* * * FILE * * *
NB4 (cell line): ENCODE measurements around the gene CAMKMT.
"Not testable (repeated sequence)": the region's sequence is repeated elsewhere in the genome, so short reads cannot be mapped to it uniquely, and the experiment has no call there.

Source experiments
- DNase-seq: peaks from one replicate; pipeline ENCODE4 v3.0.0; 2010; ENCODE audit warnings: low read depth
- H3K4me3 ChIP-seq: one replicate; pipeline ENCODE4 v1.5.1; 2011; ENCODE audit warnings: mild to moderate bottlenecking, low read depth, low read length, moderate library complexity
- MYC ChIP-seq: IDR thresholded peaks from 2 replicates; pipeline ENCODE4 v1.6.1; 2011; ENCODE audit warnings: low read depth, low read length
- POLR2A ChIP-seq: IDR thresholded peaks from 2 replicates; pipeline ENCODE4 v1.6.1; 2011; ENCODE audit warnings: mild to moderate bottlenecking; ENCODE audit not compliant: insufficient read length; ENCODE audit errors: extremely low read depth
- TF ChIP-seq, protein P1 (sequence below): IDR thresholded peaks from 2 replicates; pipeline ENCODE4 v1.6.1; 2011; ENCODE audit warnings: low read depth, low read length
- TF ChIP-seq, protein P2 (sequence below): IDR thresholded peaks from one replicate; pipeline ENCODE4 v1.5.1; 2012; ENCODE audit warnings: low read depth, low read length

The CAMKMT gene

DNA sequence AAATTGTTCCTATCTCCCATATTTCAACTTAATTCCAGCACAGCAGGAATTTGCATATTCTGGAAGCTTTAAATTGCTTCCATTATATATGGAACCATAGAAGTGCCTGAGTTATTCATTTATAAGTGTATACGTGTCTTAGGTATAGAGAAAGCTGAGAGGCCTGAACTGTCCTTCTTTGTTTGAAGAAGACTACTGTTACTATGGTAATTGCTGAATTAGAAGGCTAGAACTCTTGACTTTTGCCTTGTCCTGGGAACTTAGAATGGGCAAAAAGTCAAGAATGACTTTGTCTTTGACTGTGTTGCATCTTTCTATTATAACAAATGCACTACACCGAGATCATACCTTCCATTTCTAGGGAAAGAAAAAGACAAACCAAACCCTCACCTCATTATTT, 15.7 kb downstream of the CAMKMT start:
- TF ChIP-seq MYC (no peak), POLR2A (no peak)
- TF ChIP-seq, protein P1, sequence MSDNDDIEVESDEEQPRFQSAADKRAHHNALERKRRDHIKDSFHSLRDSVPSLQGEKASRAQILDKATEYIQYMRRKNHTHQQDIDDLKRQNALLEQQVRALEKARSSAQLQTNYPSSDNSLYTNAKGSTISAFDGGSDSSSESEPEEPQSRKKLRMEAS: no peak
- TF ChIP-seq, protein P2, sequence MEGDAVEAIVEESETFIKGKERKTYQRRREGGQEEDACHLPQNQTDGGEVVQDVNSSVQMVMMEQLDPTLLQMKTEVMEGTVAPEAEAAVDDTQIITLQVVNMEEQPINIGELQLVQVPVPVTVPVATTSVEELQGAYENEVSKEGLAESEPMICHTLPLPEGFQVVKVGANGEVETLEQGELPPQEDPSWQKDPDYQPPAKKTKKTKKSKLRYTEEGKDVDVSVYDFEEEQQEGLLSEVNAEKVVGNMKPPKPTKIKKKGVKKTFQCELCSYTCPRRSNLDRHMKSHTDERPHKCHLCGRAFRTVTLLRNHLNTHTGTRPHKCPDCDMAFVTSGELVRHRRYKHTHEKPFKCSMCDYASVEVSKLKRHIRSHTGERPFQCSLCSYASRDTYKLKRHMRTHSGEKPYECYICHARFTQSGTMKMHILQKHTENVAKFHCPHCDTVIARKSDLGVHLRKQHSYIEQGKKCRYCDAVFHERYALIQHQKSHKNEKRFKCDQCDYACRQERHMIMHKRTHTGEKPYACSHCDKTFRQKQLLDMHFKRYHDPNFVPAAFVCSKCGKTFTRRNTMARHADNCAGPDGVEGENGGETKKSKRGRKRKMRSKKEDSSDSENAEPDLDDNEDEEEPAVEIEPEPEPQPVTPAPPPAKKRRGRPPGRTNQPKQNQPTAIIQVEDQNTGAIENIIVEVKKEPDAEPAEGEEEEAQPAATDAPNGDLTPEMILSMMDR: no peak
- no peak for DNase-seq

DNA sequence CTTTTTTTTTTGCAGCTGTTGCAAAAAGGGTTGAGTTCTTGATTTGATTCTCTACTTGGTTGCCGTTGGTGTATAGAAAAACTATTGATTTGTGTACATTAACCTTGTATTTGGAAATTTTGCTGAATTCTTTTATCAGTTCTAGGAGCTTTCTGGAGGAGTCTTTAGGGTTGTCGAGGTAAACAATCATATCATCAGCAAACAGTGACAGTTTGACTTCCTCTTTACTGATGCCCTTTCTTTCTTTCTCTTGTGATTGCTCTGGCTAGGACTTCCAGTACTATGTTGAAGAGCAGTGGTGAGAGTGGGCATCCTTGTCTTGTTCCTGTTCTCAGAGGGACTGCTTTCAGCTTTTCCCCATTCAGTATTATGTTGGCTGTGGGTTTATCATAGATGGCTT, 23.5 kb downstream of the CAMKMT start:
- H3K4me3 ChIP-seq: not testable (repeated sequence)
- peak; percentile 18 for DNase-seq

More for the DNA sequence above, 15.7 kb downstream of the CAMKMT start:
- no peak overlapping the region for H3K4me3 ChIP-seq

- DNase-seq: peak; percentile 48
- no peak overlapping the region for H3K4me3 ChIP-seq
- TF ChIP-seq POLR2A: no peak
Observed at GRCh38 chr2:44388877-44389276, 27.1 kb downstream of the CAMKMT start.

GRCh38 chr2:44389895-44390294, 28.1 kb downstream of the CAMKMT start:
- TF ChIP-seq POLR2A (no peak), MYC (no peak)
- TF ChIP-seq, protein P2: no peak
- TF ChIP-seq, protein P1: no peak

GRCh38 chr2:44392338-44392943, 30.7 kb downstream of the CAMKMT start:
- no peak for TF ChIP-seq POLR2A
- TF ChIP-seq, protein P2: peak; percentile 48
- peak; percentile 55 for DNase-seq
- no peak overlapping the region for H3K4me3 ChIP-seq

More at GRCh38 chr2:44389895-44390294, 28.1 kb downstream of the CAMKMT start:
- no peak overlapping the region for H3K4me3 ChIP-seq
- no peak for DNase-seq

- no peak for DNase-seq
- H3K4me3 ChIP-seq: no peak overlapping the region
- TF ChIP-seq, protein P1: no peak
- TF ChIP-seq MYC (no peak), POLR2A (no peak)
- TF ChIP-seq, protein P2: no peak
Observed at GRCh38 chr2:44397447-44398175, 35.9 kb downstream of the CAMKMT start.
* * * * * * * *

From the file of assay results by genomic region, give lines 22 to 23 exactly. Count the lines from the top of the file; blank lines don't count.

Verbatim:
- no peak overlapping the region for H3K4me3 ChIP-seq
- TF ChIP-seq POLR2A: no peak